Despite its complexity, a coherent and well-organised multiplatform strategy also offers opportunities for balancing the potentially opposing objectives of old and new, past and future, across different platforms and creative works simultaneously. For example, while some iterations continue to nurture the franchise’s legacy, such as in the feature movie Solo: A Star Wars Story (Ron Howard 2018) and the Disney+ series Obi-Wan Kenobi and The Bad Batch, others can work to extend and reformulate storytelling possibilities, which is unfolding through the ‘High Republic’ project with the novel High Republic: Light of the Jedi (Charles Soule, 2021), the comic book The High Republic (Marvel Comics, 2021 – ), and the forthcoming Disney+ series, The Acolyte (2023 – ); moreover, other series try to navigate a balance between legacy and future, such as in the video games Jedi: Fallen Order and the forthcoming Jedi: Survivor (Respawn, 2023), and the Disney+ series The Mandalorian, The Book of Boba Fett (2021 – ), and Andor. These generative opportunities are at the core of what Kennedy refers to as “persistent storytelling”: a movement away from the trilogy structure and a “drawing to a close on the saga that George had created” to move “into the future of storytelling in the Star Wars universe.”22 However, this narrative strategy is not only about extending beyond in an additive sense, which risks associating change with the peripheries of the storyworld, but requires reformulating the franchise’s narrative mythos at its core: the Skywalker saga. Episode VIII – The Last Jedi (Rian Johnson, 2017) disrupts the dynastic premise and glorified monomyth traditionally associated with the ‘Star Wars’ franchise; Gomez notes that “in the eyes of many The Last Jedi subverts all of Star Wars” and Dan Golding considers that “if The Force Awakens was about the importance of the past, then The Last Jedi is about upending it.”23 As these assessments suggest, The Last Jedi is a catalyst for the reformulation of the ‘Star Wars’ mythos: it sets a precedent for reimagining the boundaries and thematic essence of the franchise from its core. Compellingly, this degree of mythos revisionism seen in The Last Jedi has not explicitly occurred again in the franchise in the 5 years since, where much of it is even ignored in its sequel Episode IX – The Rise of Skywalker (J.J. Abrams, 2019).24 However, The Last Jedi is a pivotal moment of narrative reformulation in the ‘Star Wars’ franchise and provides an opportunity to expose and experiment with the thematic tension between history and futurity that underpins its persistence.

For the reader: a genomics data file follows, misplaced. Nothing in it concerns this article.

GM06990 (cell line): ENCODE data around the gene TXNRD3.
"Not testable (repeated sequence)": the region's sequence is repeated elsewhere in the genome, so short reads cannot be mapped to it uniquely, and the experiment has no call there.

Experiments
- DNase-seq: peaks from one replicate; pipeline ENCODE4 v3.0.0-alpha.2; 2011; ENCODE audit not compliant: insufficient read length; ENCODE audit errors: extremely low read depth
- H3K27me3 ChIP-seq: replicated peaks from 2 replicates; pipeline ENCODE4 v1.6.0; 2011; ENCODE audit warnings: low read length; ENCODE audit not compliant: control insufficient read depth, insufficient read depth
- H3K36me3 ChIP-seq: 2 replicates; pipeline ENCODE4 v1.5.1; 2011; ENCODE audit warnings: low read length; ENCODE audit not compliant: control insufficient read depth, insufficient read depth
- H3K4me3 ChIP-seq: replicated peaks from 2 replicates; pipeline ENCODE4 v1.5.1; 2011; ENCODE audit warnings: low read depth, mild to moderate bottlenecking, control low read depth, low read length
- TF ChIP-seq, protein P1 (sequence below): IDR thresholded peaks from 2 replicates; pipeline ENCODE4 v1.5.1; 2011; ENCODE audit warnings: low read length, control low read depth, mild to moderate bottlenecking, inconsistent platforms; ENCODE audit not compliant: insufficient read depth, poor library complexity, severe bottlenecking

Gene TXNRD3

Since The Last Jedi, the ‘Star Wars’ franchise has remained preoccupied with its spatial and temporal history as a platform through which to build its future; as such, the reformulation of the ‘Star Wars’ franchise is still in a process of negotiation and development with its own legacy. In its setting, new ‘Star Wars’ works introduce different planets, locales, and settings to tell new stories, but some – such as The Rise of Skywalker, The Mandalorian, Obi-Wan Kenobi, and The Book of Boba Fett – continue to return to Tatooine (the home of Luke and Anakin Skywalker) like a magnet drawing the franchise back to its origins (Figure 2). The persistent attraction to this familiar setting has even been noted by popular culture commentary that considers “Star Wars has a Tatooine problem”:

Over time the Star Wars universe began to feel small, its heroes all seemingly connected in one way or another to the Skywalkers or Tatooine. Despite having an unlimited number of possibilities, Star Wars couldn’t help returning to the supposedly insignificant world its fans knew best. It was emblematic of Star Wars’ increasingly self-referential storytelling, which helped fuel marketing and nostalgia, but left the setting as a whole feeling increasingly stale.25

The temporal setting of new ‘Star Wars’ works is similarly familiar, with most set during past periods in the storyworld’s timeline: Solo: A Star Wars Story, Rebels, Jedi: Fallen Order, Obi-Wan Kenobi and Andor all take place between Episode III – Revenge of the Sith (George Lucas, 2005) and Episode IV – A New Hope; Resistance (Disney+, 2018) is set before The Force Awakens; The Clone Wars occurs before and during Episode III – Revenge of the Sith and The Bad Batch spins off from this point; The Mandalorian, Squadrons, and The Book of Boba Fett take place between Return of the Jedi and The Force Awakens; and even though the ‘High Republic’ publishing project is focused on new stories unrelated to the Skywalkers, it is still set in the past approximately two centuries before The Phantom Menace. This temporal familiarity is also noted in popular culture commentary that recognises how “Star Wars still feels stuck in the past” where new stories and characters “forever linger in the shadows of legends we are already well aware of.”26 While this rehashing of the familiar might seem to point to narrative stagnation over the last five-years of the ‘Star Wars’ franchise – especially in the wake of the disruptive opportunities of The Last Jedi – it is also possible to see this period as a process of mythos rediscovery. As such, this return to Tatooine and the past adds to the reformulation of the ‘Star Wars’ franchise by strengthening and expanding its core across platforms and stories before it can branch out to unknown places and times. Where previously the core of the ‘Star Wars’ franchise has been associated with the three trilogies (nine feature movies) of the Skywalker saga, now the franchise’s ‘past’ is also meaningfully associated with stories told through television, video games, novels, and comic books. Therefore, this is not necessarily a strategy for rejecting the changes provoked by The Last Jedi, but about working inwards before moving onwards.